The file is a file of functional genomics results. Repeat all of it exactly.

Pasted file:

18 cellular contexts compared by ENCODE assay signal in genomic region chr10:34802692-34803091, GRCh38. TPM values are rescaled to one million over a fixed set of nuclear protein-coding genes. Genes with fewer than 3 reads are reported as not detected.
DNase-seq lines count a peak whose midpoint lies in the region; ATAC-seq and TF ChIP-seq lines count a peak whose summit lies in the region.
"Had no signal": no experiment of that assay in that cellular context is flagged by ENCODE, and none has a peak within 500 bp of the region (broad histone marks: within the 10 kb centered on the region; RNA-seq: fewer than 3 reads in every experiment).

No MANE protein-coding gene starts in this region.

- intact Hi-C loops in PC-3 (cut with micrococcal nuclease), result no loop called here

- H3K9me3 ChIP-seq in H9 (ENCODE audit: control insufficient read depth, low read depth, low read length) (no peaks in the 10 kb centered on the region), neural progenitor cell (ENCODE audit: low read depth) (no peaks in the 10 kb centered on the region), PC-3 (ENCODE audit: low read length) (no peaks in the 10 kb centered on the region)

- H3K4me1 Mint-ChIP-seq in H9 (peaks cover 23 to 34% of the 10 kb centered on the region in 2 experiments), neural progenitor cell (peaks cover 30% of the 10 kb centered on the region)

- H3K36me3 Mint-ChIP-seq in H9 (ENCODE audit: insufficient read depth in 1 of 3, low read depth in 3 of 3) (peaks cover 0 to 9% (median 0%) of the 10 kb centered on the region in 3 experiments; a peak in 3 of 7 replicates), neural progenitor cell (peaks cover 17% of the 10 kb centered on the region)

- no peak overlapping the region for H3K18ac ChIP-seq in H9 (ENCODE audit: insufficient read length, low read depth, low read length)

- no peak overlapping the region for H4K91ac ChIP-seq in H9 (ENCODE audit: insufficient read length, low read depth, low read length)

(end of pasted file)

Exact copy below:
18 cellular contexts compared by ENCODE assay signal in genomic region chr10:34802692-34803091, GRCh38. TPM values are rescaled to one million over a fixed set of nuclear protein-coding genes. Genes with fewer than 3 reads are reported as not detected.
DNase-seq lines count a peak whose midpoint lies in the region; ATAC-seq and TF ChIP-seq lines count a peak whose summit lies in the region.
"Had no signal": no experiment of that assay in that cellular context is flagged by ENCODE, and none has a peak within 500 bp of the region (broad histone marks: within the 10 kb centered on the region; RNA-seq: fewer than 3 reads in every experiment).

No MANE protein-coding gene starts in this region.

- intact Hi-C loops in PC-3 (cut with micrococcal nuclease), result no loop called here

- H3K9me3 ChIP-seq in H9 (ENCODE audit: control insufficient read depth, low read depth, low read length) (no peaks in the 10 kb centered on the region), neural progenitor cell (ENCODE audit: low read depth) (no peaks in the 10 kb centered on the region), PC-3 (ENCODE audit: low read length) (no peaks in the 10 kb centered on the region)

- H3K4me1 Mint-ChIP-seq in H9 (peaks cover 23 to 34% of the 10 kb centered on the region in 2 experiments), neural progenitor cell (peaks cover 30% of the 10 kb centered on the region)

- H3K36me3 Mint-ChIP-seq in H9 (ENCODE audit: insufficient read depth in 1 of 3, low read depth in 3 of 3) (peaks cover 0 to 9% (median 0%) of the 10 kb centered on the region in 3 experiments; a peak in 3 of 7 replicates), neural progenitor cell (peaks cover 17% of the 10 kb centered on the region)

- no peak overlapping the region for H3K18ac ChIP-seq in H9 (ENCODE audit: insufficient read length, low read depth, low read length)

- no peak overlapping the region for H4K91ac ChIP-seq in H9 (ENCODE audit: insufficient read length, low read depth, low read length)